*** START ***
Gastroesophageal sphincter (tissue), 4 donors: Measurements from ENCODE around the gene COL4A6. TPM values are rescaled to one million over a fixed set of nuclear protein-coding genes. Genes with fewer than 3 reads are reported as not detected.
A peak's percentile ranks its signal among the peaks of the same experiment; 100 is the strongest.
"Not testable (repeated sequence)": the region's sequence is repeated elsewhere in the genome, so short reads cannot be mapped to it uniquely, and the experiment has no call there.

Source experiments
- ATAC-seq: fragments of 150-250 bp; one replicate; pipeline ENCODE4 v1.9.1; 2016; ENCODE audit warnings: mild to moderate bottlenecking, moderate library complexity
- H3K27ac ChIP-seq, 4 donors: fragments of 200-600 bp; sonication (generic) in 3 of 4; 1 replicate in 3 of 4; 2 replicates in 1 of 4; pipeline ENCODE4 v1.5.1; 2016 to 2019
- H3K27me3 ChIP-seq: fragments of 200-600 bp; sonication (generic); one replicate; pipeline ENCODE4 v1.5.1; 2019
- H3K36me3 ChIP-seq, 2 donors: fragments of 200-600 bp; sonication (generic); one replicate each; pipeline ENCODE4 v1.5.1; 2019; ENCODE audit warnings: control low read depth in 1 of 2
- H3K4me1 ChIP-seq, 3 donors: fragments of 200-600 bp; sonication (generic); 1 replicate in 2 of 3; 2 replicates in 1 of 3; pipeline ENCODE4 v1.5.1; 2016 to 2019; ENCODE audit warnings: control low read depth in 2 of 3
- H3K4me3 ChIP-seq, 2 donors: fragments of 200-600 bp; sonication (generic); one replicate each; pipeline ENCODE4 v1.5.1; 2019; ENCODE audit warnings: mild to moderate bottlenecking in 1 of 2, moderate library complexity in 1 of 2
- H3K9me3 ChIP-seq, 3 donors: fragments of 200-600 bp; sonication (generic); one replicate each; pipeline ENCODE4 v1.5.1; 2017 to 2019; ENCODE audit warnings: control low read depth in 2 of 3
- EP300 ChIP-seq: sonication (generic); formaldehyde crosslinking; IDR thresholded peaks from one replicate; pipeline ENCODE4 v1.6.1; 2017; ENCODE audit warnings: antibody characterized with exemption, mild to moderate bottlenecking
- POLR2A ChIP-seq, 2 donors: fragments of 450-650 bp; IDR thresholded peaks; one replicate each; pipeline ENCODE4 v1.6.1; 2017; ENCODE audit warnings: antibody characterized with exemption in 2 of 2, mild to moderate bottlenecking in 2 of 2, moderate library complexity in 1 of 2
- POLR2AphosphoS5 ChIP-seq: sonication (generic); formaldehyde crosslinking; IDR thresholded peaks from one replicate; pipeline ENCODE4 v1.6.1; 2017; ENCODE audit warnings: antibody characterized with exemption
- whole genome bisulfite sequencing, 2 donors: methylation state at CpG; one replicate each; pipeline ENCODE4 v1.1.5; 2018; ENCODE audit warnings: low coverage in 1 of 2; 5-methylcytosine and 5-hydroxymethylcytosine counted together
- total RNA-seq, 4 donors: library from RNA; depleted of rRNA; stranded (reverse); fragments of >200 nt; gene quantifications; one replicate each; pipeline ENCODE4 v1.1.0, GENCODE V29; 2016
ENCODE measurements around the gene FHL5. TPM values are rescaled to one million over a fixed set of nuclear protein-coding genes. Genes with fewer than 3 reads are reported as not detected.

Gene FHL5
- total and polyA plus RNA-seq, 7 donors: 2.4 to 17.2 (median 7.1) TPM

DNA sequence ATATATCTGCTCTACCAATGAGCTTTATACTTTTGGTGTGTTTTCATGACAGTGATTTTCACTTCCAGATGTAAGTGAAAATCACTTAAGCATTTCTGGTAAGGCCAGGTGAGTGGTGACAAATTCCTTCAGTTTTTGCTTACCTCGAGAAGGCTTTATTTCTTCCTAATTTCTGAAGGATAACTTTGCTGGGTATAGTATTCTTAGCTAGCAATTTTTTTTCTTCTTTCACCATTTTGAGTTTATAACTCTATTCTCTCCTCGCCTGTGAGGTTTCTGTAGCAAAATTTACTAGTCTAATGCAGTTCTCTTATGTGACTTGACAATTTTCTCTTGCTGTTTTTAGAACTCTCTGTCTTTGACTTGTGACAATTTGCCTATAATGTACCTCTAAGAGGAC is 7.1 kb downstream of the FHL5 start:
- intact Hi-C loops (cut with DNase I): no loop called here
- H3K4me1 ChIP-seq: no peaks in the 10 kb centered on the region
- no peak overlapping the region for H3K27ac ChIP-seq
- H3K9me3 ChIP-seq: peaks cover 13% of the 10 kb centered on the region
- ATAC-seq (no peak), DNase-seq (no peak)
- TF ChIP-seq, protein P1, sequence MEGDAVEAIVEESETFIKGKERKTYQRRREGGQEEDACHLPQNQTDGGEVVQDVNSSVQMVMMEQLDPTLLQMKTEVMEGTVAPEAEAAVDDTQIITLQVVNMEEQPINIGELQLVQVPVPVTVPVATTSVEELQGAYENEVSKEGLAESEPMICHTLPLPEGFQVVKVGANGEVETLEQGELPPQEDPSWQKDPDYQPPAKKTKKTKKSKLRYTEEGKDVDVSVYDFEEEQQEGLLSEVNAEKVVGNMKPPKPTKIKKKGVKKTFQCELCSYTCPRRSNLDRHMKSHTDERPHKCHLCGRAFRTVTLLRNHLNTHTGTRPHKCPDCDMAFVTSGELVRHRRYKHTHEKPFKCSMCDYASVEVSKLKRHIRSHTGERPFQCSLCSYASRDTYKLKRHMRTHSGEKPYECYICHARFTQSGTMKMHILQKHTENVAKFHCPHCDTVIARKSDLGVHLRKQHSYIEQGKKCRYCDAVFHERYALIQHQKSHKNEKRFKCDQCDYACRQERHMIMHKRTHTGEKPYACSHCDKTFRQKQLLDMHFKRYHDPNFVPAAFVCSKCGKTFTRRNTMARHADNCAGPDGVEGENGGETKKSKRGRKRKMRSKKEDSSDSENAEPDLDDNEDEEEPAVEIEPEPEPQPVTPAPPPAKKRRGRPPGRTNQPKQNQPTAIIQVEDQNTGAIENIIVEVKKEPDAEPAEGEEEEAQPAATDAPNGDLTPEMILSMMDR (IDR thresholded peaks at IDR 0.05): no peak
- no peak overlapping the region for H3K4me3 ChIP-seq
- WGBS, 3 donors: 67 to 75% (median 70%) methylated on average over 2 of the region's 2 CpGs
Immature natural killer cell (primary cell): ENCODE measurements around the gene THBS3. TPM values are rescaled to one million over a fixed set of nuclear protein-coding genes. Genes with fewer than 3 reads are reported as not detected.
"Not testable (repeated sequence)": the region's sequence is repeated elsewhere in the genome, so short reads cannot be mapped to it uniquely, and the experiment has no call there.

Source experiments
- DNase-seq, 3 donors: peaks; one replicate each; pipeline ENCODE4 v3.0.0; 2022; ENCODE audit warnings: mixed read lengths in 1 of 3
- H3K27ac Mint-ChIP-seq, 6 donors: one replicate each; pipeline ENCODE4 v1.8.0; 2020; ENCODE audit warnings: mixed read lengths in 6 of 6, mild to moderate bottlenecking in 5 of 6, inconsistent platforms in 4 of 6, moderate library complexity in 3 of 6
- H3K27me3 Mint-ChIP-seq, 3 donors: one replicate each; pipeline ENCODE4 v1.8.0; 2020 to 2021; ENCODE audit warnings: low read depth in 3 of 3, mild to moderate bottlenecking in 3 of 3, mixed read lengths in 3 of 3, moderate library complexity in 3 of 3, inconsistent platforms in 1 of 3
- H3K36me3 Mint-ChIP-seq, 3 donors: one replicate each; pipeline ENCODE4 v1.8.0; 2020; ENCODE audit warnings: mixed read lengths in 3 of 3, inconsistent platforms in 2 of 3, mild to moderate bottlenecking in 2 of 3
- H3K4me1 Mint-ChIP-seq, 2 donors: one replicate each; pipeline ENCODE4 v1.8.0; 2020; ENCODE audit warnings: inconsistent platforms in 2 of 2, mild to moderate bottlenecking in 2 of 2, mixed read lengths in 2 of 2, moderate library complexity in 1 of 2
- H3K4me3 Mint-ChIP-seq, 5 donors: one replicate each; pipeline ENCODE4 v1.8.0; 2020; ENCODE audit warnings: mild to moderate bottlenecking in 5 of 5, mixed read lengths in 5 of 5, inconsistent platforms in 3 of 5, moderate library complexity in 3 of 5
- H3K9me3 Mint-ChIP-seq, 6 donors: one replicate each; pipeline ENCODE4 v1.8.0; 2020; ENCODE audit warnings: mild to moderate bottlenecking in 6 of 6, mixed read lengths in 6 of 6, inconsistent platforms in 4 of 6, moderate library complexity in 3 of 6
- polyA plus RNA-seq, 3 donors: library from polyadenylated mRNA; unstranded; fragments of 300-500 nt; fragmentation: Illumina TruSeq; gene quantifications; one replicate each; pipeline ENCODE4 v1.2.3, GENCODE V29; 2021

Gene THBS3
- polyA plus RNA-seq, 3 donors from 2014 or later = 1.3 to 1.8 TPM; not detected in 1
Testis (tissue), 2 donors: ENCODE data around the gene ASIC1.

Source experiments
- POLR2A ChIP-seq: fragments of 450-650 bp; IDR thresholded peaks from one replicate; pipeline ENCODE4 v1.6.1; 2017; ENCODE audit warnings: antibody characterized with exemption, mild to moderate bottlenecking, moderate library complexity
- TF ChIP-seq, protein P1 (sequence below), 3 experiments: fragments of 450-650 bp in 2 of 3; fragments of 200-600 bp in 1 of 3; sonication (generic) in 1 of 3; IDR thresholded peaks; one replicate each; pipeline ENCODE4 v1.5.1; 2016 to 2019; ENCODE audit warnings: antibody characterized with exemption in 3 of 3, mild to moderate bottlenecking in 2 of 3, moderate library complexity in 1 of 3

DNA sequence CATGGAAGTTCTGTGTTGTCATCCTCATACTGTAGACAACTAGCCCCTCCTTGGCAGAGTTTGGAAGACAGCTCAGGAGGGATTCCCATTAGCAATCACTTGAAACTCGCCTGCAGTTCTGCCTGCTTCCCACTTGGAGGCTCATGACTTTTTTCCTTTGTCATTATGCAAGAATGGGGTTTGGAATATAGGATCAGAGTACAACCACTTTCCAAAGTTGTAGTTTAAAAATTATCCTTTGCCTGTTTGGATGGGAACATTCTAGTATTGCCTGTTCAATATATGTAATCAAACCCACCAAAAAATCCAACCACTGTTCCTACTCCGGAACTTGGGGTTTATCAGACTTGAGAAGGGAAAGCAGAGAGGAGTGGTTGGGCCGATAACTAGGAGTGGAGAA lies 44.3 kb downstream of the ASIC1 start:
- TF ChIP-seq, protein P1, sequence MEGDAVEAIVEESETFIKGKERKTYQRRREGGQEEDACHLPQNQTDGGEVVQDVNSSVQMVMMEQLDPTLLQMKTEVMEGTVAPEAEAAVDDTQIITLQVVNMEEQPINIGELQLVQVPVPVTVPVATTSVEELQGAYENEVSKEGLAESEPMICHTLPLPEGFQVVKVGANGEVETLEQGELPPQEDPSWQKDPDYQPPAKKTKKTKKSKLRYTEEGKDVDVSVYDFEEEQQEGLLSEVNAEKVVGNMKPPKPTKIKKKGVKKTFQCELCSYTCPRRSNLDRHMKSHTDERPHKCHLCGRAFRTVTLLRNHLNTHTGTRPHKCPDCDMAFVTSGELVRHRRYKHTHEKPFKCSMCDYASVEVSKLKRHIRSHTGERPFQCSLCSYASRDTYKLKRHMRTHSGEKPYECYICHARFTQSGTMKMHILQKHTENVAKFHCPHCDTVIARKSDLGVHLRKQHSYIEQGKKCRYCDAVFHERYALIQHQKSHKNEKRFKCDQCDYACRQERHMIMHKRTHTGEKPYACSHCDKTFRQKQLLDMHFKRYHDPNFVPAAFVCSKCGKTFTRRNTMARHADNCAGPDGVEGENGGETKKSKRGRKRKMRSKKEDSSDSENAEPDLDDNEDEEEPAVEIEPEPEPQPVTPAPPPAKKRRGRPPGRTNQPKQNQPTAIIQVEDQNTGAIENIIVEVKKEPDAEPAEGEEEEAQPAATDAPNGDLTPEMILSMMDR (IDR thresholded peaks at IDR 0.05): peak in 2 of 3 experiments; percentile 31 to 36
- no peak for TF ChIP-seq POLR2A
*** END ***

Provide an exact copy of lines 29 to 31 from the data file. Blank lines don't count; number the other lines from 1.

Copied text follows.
Immature natural killer cell (primary cell): ENCODE measurements around the gene THBS3. TPM values are rescaled to one million over a fixed set of nuclear protein-coding genes. Genes with fewer than 3 reads are reported as not detected.
"Not testable (repeated sequence)": the region's sequence is repeated elsewhere in the genome, so short reads cannot be mapped to it uniquely, and the experiment has no call there.

Source experiments